Last year we indulged in a yoga retreat in Thailand, and it was one of the most beneficial breaks I’ve had, not only did we have a great holiday, but we learned so much which we continue to benefit from, even now. Our yoga instructor, Betti, not only gave us advice and guidance in terms of our yoga practice and postures, but also in terms of meditation tips and breathing exercises. I had been fairly disciplined when we returned and continued the morning routine of meditation and breathing exercises when we got back – and it lasted a good few months, but eventually I fell out of the habit. However during lockdown, I found myself going back to this routine, and I’m still practicing it now (admittedly not every day, but a few days a weeks) and it honestly does make such a difference. I am an over-thinker, so Betti had recommended pranayama for 3-5 minutes every day, followed by 5 minutes of meditation and a thought of gratitude and focus – and those simply things, probably only 15 minutes in total every morning, ensure that I start the day the right way.

5. Yoga

I’ve already mentioned yoga briefly, but it is such a useful practice in and of itself too. Again, a few months after our retreat I slipped out of the habit and slowly stopped going to classes as I got busy with work, but again the extra time I gained in lockdown made me explore my practice again. I found lots of online options, from recorded videos and Instagram Live’s, to virtual classes, and these have been great. Even now the gyms and studios have opened up again, I have found I prefer doing yoga in the comfort of my own home with my own candles and essential oils burning. Although I love flow type yoga, I particularly enjoy yin yoga – which is much more about long slow stretches. Not only is this good for me physically because I do a lot of work with weights and strength training, and this helps me to stretch out the muscles properly, but it also gives much more opportunity to practice mindfulness and I feel incredibly relaxed afterwards. The stretches are often hard to hold for several minutes, but I like the concept of yin, of getting comfortable with the uncomfortable – again, something which has really helped me personally during this period of instability, uncertainty and mental discomfort.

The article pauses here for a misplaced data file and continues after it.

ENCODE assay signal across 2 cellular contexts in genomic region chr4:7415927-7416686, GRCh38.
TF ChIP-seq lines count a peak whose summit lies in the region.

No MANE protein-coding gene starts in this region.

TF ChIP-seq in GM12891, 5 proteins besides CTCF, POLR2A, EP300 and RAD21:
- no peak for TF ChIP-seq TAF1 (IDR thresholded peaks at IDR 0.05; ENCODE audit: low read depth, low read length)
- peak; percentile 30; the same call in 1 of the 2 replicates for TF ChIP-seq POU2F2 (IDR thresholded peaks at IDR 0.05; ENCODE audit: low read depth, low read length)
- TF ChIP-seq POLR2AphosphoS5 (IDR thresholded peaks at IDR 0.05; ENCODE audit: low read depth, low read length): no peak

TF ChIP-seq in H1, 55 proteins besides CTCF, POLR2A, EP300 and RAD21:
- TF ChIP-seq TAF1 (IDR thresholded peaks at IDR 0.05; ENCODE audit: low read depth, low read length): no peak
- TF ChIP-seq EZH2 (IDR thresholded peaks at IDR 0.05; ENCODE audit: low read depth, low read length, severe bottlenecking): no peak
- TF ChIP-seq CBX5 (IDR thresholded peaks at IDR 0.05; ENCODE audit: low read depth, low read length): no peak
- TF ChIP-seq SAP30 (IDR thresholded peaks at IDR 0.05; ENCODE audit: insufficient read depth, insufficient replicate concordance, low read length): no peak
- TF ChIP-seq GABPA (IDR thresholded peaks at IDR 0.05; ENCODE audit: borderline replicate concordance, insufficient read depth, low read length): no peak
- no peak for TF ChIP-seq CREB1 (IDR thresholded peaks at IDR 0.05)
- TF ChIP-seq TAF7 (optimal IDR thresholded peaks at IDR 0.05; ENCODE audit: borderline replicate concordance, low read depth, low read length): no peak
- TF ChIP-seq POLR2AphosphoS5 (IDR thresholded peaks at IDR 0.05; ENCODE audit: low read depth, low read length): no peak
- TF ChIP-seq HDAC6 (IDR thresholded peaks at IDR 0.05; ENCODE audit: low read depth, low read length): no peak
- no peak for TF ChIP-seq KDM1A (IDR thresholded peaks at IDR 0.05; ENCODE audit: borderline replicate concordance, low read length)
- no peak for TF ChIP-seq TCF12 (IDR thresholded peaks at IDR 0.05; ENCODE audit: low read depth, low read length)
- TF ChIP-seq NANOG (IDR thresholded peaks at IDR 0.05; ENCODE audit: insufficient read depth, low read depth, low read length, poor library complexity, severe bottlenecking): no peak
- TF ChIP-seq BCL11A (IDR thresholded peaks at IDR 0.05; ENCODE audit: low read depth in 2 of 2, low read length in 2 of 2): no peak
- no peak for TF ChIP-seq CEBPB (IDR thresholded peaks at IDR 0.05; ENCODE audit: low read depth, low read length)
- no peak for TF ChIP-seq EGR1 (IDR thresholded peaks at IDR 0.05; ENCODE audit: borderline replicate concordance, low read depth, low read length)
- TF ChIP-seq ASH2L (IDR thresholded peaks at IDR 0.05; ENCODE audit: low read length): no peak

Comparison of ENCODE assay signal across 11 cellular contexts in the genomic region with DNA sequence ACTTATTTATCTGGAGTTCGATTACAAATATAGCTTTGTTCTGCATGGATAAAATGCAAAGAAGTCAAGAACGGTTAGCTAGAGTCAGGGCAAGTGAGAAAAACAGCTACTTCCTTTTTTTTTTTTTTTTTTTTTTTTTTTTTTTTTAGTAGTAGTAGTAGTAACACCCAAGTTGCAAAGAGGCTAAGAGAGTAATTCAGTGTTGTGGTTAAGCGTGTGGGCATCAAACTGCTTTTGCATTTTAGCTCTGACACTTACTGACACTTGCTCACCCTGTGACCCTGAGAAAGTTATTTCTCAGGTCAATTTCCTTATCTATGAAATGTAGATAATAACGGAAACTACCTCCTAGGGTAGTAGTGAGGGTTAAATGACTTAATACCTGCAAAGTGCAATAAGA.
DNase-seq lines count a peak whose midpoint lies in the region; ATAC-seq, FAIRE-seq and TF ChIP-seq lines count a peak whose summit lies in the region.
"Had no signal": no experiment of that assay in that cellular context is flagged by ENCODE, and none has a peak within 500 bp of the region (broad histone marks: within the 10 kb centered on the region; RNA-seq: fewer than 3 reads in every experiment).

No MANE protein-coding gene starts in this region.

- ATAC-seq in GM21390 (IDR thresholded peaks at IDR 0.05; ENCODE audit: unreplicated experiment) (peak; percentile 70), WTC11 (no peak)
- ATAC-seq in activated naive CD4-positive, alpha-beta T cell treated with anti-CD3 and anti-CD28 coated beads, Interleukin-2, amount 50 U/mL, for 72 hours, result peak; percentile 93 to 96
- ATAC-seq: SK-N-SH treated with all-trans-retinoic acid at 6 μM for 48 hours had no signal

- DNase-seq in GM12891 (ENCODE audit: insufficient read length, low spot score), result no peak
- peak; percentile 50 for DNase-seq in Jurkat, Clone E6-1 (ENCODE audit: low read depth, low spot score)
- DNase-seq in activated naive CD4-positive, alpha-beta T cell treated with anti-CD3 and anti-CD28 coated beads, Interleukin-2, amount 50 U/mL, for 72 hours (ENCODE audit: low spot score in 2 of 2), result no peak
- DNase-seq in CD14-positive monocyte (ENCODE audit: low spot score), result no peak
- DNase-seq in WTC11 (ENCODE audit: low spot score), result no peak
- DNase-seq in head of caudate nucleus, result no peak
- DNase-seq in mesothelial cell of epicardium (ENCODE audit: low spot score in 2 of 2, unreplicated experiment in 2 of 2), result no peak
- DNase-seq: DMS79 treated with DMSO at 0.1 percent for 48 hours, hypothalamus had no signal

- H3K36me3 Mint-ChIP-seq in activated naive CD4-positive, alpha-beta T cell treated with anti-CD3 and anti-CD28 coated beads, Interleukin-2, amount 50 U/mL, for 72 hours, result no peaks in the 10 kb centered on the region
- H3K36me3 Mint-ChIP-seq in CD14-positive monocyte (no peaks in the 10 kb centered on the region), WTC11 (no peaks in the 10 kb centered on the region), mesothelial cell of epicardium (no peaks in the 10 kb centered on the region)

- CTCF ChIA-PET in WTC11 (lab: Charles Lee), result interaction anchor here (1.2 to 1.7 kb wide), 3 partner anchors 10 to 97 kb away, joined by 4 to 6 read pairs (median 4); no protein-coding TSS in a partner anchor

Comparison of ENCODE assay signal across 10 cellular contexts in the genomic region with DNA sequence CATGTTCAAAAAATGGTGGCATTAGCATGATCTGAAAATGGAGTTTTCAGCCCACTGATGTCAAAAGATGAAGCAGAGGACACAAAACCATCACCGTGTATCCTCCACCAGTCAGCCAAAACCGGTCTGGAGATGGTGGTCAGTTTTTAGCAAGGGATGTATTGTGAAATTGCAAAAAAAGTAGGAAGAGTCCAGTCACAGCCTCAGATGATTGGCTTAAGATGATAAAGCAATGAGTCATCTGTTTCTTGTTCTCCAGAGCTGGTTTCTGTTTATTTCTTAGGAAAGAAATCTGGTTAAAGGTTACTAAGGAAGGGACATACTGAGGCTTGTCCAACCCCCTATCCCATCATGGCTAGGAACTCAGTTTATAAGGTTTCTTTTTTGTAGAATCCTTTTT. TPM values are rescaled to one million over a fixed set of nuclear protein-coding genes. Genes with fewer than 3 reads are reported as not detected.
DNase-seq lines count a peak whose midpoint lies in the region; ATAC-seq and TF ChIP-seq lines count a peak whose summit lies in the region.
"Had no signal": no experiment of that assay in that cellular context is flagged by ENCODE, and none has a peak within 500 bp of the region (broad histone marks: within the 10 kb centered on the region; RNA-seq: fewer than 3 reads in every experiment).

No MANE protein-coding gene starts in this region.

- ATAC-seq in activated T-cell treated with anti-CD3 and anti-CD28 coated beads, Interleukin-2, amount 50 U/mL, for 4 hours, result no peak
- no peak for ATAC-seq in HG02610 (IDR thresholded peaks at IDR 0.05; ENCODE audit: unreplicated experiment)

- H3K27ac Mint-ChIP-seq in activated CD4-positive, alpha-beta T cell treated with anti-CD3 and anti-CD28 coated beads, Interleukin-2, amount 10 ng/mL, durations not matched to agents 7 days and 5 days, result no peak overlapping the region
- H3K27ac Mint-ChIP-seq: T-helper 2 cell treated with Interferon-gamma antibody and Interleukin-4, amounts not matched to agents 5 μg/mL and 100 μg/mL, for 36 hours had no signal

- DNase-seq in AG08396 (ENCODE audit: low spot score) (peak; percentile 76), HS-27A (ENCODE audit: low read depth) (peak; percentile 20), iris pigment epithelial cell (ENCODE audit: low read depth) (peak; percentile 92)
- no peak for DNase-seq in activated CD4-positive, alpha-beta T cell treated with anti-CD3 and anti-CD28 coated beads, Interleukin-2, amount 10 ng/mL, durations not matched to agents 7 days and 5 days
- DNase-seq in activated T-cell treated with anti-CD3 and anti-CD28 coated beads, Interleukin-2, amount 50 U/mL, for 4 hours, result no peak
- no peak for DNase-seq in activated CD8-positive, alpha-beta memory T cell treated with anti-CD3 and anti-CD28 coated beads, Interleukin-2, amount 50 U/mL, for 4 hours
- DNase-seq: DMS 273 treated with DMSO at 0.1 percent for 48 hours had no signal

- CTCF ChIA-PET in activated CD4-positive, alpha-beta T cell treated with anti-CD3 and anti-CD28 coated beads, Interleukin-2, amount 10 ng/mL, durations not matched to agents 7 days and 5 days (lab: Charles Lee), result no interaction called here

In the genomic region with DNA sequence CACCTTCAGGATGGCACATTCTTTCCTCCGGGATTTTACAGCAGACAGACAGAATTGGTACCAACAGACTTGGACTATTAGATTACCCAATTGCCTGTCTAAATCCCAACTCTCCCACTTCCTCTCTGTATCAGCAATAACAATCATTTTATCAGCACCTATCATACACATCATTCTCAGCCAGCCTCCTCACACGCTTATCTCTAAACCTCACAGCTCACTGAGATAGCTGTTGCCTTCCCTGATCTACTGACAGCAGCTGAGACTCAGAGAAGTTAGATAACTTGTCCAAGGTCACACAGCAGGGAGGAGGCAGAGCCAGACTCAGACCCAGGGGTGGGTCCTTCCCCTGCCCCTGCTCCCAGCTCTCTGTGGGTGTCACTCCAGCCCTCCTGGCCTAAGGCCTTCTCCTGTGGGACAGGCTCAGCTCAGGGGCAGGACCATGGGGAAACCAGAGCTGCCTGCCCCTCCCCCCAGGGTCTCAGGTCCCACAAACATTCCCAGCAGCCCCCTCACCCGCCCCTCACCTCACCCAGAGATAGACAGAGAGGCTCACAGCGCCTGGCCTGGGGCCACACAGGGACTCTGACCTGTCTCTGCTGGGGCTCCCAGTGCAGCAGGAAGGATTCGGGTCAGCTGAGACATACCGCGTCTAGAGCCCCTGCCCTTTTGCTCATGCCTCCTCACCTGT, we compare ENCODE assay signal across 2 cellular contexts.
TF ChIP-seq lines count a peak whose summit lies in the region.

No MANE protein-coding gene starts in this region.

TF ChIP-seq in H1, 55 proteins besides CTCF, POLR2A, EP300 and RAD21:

6. Talking to friends and family

Last, but by no means least, I literally do not know where I would be without my family and friends. I am the kind of person who needs to articulate worries, fears and plans for the future in order to get them out of my head and deal with them, I don’t know what would happen if I kept it all bottled up! I’m incredibly lucky to have some fantastic and supportive friends and family, and I have been so grateful that we have had access to Zoom to make our communications even more effective and stronger.We really need to talk to each other and be there for one another – it’s a message we are hearing more and more now (thankfully), however I still think not enough people actually take it onboard. In my experience, a problem shared really is a problem halved – just getting things out in the open, even if it’s not something with a quick fix or solution, can make a world of difference to how you feel, and therefore how you act moving forwards.

As I mentioned I am no expert, but I wanted to share what has worked for me, on the off chance that it might help encourage or inspire even one person to try something new for the sake of their mental health. We are all used to a major focus around physical health, and our mental health is just as important and should be treated in the same way. I’d love to hear ideas and inspiration from other people about the ways they maintain their mental health, so do let me know if you have anything I can try – it’s a continuous work in progress after all!